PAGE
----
Anthony Maxwell is preparing to release one of the most groundbreaking collections of his career. The designer recently finalized a licensing deal with Martha Stewart and QVC to design hats for Stewart’s line, as well as his own. Getting here wasn’t easy. Maxwell had to ward off naysayers, “Certain people were coming to me and saying, ‘You are not a multi-million-dollar company, you’re not on that level yet.’” Luckily, he was able to trust his intuition and block out his haters. A vital life skill that helped him navigate an industry that isn’t always so kind to designers of color.
Those hurdles aren’t any different than the ones he initially faced when studying millinery in fashion school. Students and even professors resented his natural talent for designing headgear.
“I remember taking my first class and it just came really naturally to me. It wasn’t an issue of arrogance. When I’m designing something, I do it because I see the vision, and when other talented people come along, we’re collaborating to create a phenomenon in a fashion spread. I think that made other students very upset with me.”
Though Maxwell always knew he wanted to design hats for the major magazines and stores like Bergdoff Goodman and Vogue, he originally started as a social worker. It was his mother’s generous attitude that inspired him to pursue a degree in social work in tandem with his fashion major. Maxwell fondly remembers his childhood home in Savannah, Georgia, being filled with energetic cousins and neighborhood kids.
“The value of giving and helping your community was instilled in me from an early age. Social work just seemed like a natural next step, and the way I saw it, if the fashion thing didn’t work out, I'd at least have a degree in something.” He appreciates his time as a social worker for allowing him to serve his community, but admits the job was emotionally exhausting, and was relieved when his fashion career took off.
Maxwell’s transition from social work to fashion was seamless. But, in an age where folks constantly compare themselves to others on social media, one might be apprehensive about nurturing a new interest or skill, out of fear they won’t succeed. That anxious feeling is natural, but you can’t let fear get in the way of doing what truly makes you happy. Maxwell thinks there’s no time like the present, “Life is short, so if you really want to do something you need to get on it! Don’t waste time doubting yourself or thinking you don’t have something to offer. If your body allows for it, do it!”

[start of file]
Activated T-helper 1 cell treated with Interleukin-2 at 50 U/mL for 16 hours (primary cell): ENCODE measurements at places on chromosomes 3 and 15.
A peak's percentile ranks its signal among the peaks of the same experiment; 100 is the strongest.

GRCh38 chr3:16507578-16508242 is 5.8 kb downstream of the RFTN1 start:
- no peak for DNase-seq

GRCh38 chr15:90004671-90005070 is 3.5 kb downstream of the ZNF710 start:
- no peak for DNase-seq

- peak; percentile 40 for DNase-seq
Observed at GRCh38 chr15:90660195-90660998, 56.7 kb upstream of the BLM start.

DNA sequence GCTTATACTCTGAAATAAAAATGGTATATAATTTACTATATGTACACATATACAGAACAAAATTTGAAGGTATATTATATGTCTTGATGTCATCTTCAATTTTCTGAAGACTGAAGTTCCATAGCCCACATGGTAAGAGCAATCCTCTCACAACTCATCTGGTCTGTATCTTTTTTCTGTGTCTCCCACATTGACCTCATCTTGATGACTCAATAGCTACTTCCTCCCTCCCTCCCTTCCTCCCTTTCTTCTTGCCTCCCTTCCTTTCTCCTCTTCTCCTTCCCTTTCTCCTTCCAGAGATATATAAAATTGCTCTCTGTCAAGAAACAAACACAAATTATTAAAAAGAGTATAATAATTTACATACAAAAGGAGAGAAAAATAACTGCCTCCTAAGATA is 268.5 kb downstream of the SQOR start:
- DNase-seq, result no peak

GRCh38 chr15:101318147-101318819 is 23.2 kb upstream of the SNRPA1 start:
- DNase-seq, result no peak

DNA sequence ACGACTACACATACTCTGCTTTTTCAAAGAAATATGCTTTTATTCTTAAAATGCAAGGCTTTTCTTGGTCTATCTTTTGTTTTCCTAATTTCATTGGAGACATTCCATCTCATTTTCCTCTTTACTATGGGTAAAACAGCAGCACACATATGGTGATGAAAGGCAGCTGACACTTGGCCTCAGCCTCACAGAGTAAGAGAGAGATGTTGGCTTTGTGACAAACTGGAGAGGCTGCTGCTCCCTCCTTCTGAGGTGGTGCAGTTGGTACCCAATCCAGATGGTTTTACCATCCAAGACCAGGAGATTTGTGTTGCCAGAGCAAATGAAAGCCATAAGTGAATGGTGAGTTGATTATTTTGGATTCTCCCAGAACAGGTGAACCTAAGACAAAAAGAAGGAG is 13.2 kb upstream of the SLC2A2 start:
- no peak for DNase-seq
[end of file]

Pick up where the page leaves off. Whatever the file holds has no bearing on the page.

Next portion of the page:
And when Maxwell says do it, he really means anything, the milliner dreams of one day hitting a dance move commonly seen on the hit show, “Pose.”
“I told my 12-year-old niece, she’s a dancer, that I always wanted to do a death drop, and she looked at me like I was crazy [laughs]! I said don't look at me like that! It’s my dream, but I guess she was thinking oh honey that death drop might not be so lucrative for you, baby”
Taking a leap of faith is what got Maxwell where he is today. His resourcefulness and forward demeanor eventually lead him to meeting one of his biggest supporters: Andre Leon Talley. Maxwell was standing on 14th and 9th when he noticed the fashion legend standing in front of him. He greeted him with a confident “How you doin?!” and began telling Talley about his craft. He thought the interaction wouldn’t amount to anything, but five years later, they ran into each other again at a Church in Harlem. This time Leon approached him, “Oh you don’t know how to speak now?!” And everything else fell into place.
“Ever since then, he’s always supported me. He’d come to my shows, and introduced me to important people, like Anna Wintour, and Dian Von Furstenberg. I really appreciated him for standing up and being present for black designers.”
It was on that same street corner where Maxwell met another editor. He gave her the same pitch he gave Andre, and two days later she called him for a feature in Italian Vogue.
“I’m only saying this to tell designers that you can’t be afraid to speak … You never know what opportunities someone could afford you. Especially in New York City.”
When asked about what his accomplishments mean to him, he raved that humbling isn’t even the word. He understands while many designers of color naturally have a gift for fashion and style, “they almost never get a chance to be on those big platforms. That’s why milestones like his are so significant. “We’re so used to being told we’re not good enough.” Maxwell complains, “That is why you have to hold steadfast in who you are and what you do, and know your friends and family were there for you while those who stood in your way fell to the side.”
Author: Thahabu Gordon